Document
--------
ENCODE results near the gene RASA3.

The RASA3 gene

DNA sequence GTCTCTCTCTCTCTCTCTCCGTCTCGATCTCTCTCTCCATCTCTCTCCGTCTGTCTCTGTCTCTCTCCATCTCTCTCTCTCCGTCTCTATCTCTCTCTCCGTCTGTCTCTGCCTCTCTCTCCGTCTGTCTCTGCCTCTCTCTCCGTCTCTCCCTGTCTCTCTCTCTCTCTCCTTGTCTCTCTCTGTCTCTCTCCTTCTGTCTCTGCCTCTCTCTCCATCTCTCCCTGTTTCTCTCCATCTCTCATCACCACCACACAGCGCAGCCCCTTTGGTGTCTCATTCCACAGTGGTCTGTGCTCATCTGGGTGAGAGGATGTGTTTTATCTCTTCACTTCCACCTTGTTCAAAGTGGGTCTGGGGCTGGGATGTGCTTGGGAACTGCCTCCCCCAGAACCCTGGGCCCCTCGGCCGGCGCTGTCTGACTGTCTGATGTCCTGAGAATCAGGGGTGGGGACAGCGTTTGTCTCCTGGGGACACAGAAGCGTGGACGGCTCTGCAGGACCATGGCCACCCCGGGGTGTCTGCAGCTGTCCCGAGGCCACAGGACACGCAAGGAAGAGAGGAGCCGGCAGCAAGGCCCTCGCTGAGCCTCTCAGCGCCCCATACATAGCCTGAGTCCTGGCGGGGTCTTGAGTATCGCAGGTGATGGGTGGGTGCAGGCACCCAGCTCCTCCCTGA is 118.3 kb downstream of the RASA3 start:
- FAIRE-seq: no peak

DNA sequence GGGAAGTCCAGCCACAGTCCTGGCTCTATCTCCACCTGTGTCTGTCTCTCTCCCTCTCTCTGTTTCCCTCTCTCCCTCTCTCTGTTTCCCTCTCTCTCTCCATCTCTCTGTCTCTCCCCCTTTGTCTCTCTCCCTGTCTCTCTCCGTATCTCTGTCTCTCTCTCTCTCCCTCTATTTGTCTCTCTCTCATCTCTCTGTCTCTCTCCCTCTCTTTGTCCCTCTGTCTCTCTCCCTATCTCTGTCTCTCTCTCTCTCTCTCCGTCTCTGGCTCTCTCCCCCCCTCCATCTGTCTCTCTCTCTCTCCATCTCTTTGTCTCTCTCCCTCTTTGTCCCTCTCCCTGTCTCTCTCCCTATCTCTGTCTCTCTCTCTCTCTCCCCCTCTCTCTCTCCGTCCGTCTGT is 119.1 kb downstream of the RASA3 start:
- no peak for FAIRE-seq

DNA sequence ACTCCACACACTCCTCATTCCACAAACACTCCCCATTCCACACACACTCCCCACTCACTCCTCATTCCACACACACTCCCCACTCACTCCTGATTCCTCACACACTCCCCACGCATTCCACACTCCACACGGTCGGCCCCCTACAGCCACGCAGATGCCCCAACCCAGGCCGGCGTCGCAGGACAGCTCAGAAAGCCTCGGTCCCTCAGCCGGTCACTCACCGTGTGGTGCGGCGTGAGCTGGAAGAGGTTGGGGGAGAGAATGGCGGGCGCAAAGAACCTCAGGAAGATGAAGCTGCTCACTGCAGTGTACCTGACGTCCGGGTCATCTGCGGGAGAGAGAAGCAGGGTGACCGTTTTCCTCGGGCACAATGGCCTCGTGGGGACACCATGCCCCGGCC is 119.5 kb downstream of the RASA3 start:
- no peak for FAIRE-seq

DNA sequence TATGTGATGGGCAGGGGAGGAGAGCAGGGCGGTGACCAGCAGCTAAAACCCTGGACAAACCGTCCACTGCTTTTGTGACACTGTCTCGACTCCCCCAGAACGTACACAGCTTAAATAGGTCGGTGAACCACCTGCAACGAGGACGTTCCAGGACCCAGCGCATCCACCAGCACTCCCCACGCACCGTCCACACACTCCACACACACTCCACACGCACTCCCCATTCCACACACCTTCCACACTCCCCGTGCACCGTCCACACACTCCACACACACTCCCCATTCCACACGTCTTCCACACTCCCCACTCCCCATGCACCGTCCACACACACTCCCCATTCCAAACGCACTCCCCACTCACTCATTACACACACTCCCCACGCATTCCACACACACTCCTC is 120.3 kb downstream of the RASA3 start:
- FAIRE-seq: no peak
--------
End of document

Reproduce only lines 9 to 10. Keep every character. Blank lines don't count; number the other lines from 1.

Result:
DNA sequence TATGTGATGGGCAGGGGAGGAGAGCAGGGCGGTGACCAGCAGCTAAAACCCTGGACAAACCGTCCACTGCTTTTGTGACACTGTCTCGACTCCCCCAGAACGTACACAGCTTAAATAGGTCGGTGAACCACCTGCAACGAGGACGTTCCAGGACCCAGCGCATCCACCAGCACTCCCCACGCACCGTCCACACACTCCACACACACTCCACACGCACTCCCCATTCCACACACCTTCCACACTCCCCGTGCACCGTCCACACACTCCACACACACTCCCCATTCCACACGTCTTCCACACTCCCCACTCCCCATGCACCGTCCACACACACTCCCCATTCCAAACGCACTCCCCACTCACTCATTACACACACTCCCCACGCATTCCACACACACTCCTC is 120.3 kb downstream of the RASA3 start:
- FAIRE-seq: no peak